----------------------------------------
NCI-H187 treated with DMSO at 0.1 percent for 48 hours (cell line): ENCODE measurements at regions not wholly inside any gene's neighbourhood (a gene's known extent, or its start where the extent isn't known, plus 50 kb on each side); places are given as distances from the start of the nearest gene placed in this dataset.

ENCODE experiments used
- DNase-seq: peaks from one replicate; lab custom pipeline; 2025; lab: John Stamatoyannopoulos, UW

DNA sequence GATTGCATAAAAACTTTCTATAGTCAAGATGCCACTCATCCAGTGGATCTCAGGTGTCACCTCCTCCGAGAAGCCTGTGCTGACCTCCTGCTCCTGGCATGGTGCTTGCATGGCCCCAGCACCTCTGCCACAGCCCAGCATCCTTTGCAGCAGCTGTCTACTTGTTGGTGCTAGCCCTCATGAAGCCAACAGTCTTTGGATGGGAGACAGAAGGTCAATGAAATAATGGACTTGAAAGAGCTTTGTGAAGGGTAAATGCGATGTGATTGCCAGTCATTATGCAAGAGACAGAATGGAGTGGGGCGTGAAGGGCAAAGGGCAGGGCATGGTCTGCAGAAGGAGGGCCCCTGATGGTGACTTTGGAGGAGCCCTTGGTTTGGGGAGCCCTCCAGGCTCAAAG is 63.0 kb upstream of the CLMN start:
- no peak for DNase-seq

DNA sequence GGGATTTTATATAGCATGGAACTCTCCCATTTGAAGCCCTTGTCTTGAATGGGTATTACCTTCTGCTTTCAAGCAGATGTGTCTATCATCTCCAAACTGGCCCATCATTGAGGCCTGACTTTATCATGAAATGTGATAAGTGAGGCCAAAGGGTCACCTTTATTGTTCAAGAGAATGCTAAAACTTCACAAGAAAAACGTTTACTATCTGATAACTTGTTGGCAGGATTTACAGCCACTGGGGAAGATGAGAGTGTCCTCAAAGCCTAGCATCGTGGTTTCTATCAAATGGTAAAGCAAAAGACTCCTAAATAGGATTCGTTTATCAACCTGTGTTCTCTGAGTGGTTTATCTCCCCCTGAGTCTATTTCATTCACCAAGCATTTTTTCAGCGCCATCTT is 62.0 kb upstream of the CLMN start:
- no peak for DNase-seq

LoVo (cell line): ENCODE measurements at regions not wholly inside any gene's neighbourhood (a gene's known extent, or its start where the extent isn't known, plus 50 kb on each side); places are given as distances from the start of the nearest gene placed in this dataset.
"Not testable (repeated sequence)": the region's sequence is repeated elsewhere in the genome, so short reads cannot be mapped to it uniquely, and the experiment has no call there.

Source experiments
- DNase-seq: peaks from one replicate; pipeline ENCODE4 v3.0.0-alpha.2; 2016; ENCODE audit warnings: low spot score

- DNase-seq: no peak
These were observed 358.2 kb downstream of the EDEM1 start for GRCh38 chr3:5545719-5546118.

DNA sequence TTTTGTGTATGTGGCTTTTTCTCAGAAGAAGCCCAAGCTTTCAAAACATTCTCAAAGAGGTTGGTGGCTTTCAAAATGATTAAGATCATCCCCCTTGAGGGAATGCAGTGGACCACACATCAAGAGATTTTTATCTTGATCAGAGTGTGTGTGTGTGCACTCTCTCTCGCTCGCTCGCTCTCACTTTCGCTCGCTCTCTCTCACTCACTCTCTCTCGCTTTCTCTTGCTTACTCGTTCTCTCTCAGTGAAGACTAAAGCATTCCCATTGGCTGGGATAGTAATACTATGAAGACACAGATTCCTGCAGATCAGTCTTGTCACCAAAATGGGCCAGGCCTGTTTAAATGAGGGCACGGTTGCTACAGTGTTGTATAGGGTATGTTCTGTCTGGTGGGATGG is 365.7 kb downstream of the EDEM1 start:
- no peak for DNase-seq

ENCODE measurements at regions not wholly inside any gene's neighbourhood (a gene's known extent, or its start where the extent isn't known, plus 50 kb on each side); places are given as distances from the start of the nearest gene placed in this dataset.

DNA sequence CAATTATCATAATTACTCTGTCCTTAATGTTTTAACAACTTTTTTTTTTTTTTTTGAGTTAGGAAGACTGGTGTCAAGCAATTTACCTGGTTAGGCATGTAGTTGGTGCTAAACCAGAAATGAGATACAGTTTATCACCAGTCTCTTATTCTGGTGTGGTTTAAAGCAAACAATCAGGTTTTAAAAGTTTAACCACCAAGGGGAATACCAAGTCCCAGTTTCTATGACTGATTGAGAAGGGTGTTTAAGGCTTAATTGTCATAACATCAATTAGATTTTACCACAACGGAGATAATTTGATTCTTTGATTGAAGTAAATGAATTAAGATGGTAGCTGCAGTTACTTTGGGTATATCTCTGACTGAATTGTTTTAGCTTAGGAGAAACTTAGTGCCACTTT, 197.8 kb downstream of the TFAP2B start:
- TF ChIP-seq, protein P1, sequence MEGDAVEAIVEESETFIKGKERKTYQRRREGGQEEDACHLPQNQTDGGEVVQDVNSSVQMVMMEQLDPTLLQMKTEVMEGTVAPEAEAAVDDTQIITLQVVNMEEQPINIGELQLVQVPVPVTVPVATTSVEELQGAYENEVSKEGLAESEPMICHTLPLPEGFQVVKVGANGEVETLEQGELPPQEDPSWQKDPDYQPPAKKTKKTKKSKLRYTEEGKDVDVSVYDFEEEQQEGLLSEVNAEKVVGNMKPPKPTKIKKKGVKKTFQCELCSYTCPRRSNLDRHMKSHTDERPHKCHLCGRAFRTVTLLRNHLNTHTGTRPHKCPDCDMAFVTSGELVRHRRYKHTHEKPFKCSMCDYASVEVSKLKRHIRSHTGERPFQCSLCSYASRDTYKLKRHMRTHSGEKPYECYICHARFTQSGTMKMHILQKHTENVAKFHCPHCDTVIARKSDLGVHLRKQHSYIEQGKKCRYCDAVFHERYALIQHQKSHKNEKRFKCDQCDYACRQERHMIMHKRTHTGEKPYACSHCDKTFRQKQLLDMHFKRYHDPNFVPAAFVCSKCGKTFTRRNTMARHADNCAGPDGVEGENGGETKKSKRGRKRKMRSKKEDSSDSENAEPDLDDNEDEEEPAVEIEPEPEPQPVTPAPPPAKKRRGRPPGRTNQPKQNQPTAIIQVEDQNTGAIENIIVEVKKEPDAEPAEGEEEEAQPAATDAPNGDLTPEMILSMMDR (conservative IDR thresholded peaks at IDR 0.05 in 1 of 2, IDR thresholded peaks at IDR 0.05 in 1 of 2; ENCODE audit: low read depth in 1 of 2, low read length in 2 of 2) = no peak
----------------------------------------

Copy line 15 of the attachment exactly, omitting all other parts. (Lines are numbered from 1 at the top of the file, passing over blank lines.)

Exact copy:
- no peak for DNase-seq